Home > Famous houses in australia > Opera house

Opera House

The Opera House covers 4.5 acres of land and offers 4.5 11 acres of usable space. It is 600 feet long and about 388 feet wide. The basic support is given by 580 concrete piers sunk up to 25 metres below sea level.Its power supply is equivalent for a town of 25,000 people. Its about 645 kilometres of electrical cable were used for electricity distribution. The Construction of the roof is done with 1,056,000 glazed #FFF granite tiles, which were imported from Sweden. Despite their self-cleaning nature, they are under periodic maintenance and replacement.

Opera House

Inaugurated in 1973, the Sydney Opera House is a great architectural work of the 20th century that brings together multiple strands of creativity and innovation in both architectural form and structural design. A great urban sculpture set in a remarkable waterscape, at the tip of a peninsula projecting into Sydney Harbour, the building has had an enduring influence on architecture. The Sydney Opera House comprises three groups of interlocking vaulted ‘shells’ which roof two main performance halls and a restaurant. These shell-structures are set upon a vast platform and are surrounded by terrace areas that function as pedestrian concourses. In 1957, when the project of the Sydney Opera House was awarded by an international jury to Danish architect Jørn Utzon, it marked a radically new approach to construction.

The Opera House have nearly 1000 rooms, which includes five theatres, five rehearsal studios, two main halls, four restaurants, six bars and numerous souvenir shops. The interior portion of the House is composed of pink granite got from Tarana, NSW and wood and brush box plywood were from northern NSW. The series of large shells are the theatres, which is a depiction of the dissection of a hemisphere. The Large Shell is comprised of The Concert Hall and Opera Theatre, and the other theatres are on the sides of the shells. The smallest building is the Bennelong Restaurant. A much smaller set of shells set for one side of the Monumental steps houses, the restaurants.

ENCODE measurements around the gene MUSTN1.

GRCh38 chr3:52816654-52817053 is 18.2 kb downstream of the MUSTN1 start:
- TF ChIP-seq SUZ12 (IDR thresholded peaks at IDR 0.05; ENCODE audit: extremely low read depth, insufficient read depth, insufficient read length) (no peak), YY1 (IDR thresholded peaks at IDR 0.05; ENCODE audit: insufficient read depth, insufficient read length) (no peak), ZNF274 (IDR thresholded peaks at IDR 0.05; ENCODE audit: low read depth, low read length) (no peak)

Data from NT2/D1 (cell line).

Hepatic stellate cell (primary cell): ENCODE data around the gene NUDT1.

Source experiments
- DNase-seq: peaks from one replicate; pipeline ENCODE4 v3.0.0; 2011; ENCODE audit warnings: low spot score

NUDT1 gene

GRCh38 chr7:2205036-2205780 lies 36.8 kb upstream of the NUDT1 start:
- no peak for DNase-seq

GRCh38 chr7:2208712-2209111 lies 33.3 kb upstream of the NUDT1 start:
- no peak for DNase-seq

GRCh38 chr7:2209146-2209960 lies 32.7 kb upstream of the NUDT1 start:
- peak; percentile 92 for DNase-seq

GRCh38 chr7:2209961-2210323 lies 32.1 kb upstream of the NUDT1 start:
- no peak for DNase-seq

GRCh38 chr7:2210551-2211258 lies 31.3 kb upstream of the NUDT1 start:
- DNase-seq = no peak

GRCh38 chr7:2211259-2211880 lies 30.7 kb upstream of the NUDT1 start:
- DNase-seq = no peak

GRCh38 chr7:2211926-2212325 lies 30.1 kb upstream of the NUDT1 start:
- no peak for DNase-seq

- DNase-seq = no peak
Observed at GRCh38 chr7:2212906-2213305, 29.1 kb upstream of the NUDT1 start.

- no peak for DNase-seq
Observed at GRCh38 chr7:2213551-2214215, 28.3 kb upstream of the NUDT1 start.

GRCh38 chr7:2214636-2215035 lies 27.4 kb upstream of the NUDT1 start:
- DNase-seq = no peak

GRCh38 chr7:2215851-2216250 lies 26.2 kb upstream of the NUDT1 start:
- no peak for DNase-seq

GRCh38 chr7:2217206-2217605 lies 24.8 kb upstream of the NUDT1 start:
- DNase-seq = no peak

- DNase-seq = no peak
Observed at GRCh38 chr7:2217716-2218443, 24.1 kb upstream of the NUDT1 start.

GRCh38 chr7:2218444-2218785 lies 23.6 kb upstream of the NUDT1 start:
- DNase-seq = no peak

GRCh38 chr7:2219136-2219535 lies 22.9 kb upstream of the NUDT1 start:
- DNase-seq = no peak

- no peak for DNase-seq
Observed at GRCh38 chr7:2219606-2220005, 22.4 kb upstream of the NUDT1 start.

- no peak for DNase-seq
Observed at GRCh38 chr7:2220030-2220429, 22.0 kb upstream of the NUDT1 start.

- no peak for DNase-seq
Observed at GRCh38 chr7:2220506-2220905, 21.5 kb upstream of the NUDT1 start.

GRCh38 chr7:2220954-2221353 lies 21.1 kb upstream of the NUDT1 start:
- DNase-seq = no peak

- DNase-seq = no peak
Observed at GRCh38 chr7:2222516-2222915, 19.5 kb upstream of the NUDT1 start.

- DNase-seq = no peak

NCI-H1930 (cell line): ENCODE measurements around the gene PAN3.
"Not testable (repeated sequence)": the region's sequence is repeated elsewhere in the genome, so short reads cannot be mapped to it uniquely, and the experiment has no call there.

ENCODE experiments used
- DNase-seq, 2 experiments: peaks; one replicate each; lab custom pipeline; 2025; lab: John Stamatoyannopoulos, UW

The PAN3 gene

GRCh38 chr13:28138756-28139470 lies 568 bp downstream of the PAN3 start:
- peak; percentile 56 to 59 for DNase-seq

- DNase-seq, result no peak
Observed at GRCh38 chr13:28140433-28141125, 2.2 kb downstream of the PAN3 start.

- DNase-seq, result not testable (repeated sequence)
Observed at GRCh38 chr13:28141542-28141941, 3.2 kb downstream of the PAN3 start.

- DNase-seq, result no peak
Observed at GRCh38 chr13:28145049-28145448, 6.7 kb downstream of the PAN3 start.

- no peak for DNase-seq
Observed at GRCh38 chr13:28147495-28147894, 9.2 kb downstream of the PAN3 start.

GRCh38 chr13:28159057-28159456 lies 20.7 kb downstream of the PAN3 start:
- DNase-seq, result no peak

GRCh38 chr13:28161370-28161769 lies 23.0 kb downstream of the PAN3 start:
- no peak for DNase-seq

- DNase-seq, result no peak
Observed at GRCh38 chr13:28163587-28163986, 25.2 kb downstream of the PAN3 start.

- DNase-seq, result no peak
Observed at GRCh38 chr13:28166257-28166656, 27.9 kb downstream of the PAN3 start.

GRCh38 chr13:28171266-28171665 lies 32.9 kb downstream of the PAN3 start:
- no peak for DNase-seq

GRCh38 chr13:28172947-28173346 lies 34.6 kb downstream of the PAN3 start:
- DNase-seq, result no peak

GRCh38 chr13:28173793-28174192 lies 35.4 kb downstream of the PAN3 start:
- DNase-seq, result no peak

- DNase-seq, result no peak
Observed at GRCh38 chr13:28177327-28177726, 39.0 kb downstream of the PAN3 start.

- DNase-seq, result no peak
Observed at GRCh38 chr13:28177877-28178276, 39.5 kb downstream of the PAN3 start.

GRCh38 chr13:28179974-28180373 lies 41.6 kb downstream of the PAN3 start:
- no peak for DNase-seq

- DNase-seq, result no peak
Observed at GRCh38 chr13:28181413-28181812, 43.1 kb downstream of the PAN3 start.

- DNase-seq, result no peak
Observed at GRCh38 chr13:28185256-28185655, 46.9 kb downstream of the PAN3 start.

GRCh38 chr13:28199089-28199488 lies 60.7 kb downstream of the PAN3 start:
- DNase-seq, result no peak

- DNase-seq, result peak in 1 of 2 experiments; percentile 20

The Sydney Opera House can be said to have its beginning during the late 1940s. Eugene Goossens, the Director of the NSW State Conservatorium of Music at the time, who lobbied to have a suitable venue for large theatrical productions which are to be built. At that time, a large enough space was in need for such productions apart from Sydney town Hall. By 1954, Goossens succession was there in gaining the support of NSW Premier. Joseph Cahill, who called for the designs of opera house. It was also Goossens who insisted that Bennelong Point be the site for the Opera House. Cahill's wish was on or near the Wynyard Railway Station, located in the north-western Sydney CBD.The competition was organized by Cahill and he received 233 entries. The basic design that was accepted in 1955 was done by Jørn Utzon, a Danish architect. Utzon arrived in Sydney in 1957 to help and supervise the project.

At the time of these plans,The Fort Macquarie Tram Depot, occupying the site, was demolished in 1958, and construction of the Opera House began in March, 1959. The project construction was done in three stages. Stage I [1959-1963] building the upper podium. Stage II [1963-1967] construction of the outer shells. Stage III [1967-73] The interior design and construction.

Among the three stages, Stage III, the interiors, In February 1963 during that work Utzon moved his whole office to Sydney. When there was a vary of government in 1965, and the new Askin government declared that the project was now under the jurisdiction of the Ministry of Public Works.

In October 1965, Utzon gave a schedule setting out the completion dates of parts of his work for stage III to Davis Hughes the Minister for Public Works. Hughes withheld permission for the construction of plywood prototypes for the interiors. In time this forced Utzon to leave the project on February 28, 1966. He said that Hughes' rebuttal to pay Utzon any fees and the lack of alliance caused his resignation, and later notably described the situation as "Malice in Blunderland". In March 1966, Hughes presented him a abridged role as 'design architect', without any supervisory powers, under a board of executive architects, over the House's construction but Utzon redundant this.

In October of that year, the cost of the project, was only $22.9 million, less than a quarter of the final cost. Utzon's position was primarily taken over by Peter Hall, who became responsible for the interior design. Some new persons such as E.H. Farmer appointed as government architect & D.S. Littlemore & Lionel Todd in the same year to reinstate Utzon. Formally The Opera House was finished in 1973, at a cost of $102 million.The original estimated cost in 1957 was $7 million. The original completion date which was set by the government was January 26, 1963.

Formally The Opera House was opened by Queen Elizabeth II on October 20, 1973. For the city of Sydney, The Sydney Opera House along with the Harbour Bridge with the shape of the building have been used as icons, featured in numerous films & television shows.